He was elected to be a Fellow of Royal College of Anaesthetists (FRCA) in 2014. He is a Board Member of British Journal of Anaesthesia and a Council Member of Anaesthetic Research Society (UK). He is an Academic Editor of PLoS One and Scientific Reports. He is also an expert panel member of French Evaluation Agency for Research and Higher Eduction (AERES), France. He is a regular overseas consultant of Chinese Society of Anaesthesiology. He was President of Chinese Life Scientists Society of UK and Vice-President and General Secretary of the Association of British Chinese Professors.

“Long term” outcomes of COVID-19: Molecular mechanisms and implications

Abstract: The wide spread of severe acute respiratory syndrome coronavirus 2 (SARS-CoV-2) has led to a pandemic of coronavirus disease 2019 (COVID-19). The S spike protein of SARS-CoV-2 binds with angiotensin converting enzyme 2 (ACE2) as a functional “receptor” and then enters into host cells to replicate and damage host cells/organs. ACE2 plays a pivotal role in the inflammation and its downregulation may aggravate COVID-19 via the renin-angiotensin system, including promoting pathological changes in lung injury and involving in inflammatory and fibrotic responses. Severe cases of COVID-19 patients often developed acute respiratory distress syndrome and multiple organ dysfunction/failure with high mortality which may be closely related to hyper-proinflammatory status called “cytokine storm”. My lecture aims to summarize the current evidence and understanding of the underlying mechanisms of multi-organ injury or failure development of COVID-19 patients driven by the SARS-CoV-2 binding to ACE2 induced biological cascades.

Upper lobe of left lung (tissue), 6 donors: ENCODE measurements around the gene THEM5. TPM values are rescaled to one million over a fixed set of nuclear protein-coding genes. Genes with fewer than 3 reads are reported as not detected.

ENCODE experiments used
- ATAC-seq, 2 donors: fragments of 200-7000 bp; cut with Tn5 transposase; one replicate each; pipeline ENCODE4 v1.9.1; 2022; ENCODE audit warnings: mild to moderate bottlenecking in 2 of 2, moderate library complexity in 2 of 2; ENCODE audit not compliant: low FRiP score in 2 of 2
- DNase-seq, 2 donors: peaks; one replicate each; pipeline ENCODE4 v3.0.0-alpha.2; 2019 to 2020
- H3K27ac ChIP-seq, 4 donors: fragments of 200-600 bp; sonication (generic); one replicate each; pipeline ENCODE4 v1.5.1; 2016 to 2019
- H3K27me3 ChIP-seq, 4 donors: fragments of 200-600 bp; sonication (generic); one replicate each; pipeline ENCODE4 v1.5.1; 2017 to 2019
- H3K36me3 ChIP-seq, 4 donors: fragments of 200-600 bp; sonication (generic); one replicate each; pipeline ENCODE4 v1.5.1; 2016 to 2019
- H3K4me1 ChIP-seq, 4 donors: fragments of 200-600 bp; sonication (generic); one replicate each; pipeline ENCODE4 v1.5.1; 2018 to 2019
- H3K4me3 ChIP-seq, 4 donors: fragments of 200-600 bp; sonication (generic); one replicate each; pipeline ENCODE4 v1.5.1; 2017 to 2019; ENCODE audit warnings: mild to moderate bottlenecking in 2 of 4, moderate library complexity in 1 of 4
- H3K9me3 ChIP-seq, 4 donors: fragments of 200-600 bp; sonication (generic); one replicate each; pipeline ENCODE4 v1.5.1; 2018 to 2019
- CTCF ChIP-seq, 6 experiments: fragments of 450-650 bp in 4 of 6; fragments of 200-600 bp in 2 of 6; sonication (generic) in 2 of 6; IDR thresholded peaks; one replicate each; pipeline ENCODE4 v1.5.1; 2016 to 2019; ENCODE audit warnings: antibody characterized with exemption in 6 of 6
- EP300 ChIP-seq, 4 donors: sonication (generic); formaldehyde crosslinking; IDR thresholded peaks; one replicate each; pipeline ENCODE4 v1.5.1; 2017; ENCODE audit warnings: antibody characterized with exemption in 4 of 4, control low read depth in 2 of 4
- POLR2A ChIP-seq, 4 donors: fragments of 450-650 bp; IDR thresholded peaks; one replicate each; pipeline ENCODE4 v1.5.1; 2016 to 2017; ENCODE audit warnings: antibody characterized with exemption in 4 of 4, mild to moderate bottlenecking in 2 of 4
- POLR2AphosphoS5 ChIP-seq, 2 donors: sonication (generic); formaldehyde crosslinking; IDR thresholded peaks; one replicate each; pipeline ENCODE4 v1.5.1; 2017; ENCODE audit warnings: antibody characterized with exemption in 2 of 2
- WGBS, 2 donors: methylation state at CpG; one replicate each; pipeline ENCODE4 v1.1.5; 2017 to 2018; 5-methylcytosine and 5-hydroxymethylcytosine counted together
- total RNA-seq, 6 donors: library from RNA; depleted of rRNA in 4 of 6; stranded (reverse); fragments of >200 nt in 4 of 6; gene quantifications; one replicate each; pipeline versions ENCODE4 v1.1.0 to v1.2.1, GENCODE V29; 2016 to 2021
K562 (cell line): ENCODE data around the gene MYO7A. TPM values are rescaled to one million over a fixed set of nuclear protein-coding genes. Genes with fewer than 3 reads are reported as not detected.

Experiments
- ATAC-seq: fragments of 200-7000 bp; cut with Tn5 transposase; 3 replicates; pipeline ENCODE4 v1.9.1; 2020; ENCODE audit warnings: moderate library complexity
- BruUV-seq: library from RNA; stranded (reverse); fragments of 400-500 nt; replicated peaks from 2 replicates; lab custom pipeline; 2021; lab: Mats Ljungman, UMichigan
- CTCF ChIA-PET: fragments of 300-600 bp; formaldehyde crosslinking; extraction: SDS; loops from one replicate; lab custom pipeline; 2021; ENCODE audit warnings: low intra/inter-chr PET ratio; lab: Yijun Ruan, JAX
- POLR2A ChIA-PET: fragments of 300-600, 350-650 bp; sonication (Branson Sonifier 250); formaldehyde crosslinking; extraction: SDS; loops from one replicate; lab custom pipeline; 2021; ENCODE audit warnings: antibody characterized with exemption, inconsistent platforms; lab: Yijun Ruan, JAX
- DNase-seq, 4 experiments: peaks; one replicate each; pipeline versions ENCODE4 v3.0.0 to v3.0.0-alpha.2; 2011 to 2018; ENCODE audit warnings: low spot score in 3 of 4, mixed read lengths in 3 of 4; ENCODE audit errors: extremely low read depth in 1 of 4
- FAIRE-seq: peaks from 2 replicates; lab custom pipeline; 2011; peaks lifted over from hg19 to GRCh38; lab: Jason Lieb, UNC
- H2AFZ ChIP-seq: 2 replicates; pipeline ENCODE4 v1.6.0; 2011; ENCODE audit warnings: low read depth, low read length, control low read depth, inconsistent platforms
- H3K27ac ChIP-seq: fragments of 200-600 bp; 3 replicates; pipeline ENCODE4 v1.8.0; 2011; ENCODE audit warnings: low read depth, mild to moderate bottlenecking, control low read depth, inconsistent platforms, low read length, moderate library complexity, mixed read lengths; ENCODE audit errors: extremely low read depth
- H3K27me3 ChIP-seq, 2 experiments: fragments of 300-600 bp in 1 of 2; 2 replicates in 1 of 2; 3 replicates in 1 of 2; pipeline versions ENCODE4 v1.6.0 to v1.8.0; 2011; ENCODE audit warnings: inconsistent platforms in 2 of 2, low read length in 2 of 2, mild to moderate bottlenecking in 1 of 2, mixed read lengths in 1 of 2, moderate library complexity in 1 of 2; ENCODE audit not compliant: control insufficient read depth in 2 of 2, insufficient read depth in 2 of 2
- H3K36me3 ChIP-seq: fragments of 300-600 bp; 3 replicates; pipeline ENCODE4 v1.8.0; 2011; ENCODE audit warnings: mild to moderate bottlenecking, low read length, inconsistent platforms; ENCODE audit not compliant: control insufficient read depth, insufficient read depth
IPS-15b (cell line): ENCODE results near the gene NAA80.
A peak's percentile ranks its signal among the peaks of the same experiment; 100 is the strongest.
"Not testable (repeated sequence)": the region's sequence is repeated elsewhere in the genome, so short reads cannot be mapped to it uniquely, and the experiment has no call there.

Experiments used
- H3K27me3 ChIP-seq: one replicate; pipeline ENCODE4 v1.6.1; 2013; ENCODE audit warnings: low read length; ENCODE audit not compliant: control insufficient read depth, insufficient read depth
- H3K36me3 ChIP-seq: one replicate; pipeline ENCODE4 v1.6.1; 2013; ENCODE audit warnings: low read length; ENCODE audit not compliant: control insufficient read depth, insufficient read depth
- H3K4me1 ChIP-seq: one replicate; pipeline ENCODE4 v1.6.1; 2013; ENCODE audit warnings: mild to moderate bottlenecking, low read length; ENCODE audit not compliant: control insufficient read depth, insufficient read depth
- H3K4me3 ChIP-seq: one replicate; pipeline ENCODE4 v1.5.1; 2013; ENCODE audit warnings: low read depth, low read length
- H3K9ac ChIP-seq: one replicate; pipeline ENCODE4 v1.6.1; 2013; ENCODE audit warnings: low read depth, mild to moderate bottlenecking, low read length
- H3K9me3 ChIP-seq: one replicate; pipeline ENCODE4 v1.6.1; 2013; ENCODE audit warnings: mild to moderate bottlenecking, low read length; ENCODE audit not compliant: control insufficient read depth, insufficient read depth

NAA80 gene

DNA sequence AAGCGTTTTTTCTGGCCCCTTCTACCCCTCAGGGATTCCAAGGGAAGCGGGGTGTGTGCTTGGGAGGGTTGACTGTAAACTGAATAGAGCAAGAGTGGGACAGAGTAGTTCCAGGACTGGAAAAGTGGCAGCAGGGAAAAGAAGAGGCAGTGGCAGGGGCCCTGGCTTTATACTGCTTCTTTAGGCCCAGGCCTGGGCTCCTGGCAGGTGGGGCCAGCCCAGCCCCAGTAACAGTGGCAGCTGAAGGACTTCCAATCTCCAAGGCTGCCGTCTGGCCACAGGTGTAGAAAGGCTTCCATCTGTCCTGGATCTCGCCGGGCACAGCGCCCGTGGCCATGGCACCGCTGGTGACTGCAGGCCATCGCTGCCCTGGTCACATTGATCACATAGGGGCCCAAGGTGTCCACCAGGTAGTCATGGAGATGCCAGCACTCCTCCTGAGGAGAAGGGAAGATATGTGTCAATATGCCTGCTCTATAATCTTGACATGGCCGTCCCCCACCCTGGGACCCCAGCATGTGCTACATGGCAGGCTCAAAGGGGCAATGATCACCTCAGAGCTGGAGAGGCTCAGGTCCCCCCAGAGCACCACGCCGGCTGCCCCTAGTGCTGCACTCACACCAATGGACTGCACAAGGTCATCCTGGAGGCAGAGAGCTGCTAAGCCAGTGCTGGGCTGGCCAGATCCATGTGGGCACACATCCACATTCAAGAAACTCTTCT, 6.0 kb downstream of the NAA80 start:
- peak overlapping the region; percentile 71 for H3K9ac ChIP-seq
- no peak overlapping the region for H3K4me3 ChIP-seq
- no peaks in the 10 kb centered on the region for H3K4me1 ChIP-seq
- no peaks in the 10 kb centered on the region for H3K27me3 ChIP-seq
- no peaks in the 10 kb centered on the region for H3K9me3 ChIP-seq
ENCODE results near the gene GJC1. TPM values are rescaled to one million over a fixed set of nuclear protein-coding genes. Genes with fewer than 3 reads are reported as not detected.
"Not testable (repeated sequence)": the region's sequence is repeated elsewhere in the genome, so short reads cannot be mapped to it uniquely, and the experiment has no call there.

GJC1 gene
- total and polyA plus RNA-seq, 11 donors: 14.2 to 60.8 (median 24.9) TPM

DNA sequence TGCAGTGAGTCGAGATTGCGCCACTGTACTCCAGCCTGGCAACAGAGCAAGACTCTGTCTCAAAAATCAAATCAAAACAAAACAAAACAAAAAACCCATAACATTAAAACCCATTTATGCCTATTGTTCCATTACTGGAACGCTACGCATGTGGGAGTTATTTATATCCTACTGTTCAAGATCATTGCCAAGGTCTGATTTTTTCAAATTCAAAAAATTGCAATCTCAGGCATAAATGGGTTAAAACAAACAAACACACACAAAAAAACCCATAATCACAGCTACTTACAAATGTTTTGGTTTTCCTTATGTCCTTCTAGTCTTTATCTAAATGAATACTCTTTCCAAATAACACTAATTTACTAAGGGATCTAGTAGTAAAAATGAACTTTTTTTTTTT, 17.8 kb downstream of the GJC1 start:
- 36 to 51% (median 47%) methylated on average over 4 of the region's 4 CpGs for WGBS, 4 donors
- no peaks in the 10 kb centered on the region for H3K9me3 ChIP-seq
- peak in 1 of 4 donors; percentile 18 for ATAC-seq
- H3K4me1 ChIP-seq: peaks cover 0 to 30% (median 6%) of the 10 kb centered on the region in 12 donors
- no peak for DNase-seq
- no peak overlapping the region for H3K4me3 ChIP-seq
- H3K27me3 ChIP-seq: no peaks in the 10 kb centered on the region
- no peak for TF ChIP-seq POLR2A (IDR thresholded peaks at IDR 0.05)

Full profile

Prof. Joseph WU

Professor of Epidemiology and Biostatistics, University of Hong Kong

Joseph Wu is a professor in the School of Public Health at The University of Hong Kong. He specializes in mathematical modelling and data science of communicable diseases and cancer. His research aims are: (i) to develop useful analytics and strategies for disease control and prevention; and (ii) to translate his research findings into public health policy and practice for improving global health. He is a Fellow of the UK’s Faculty of Public Health, a member of the WHO Advisory Committee on Immunization and Vaccines-related Implementation Research (IVIR-AC), and a member of the Technical Working Group for the WHO Public Health Research Agenda for Influenza. He is a member of the MIT SOLVE Challenge Leadership Group and an SME advisor of MIT Innovation Node.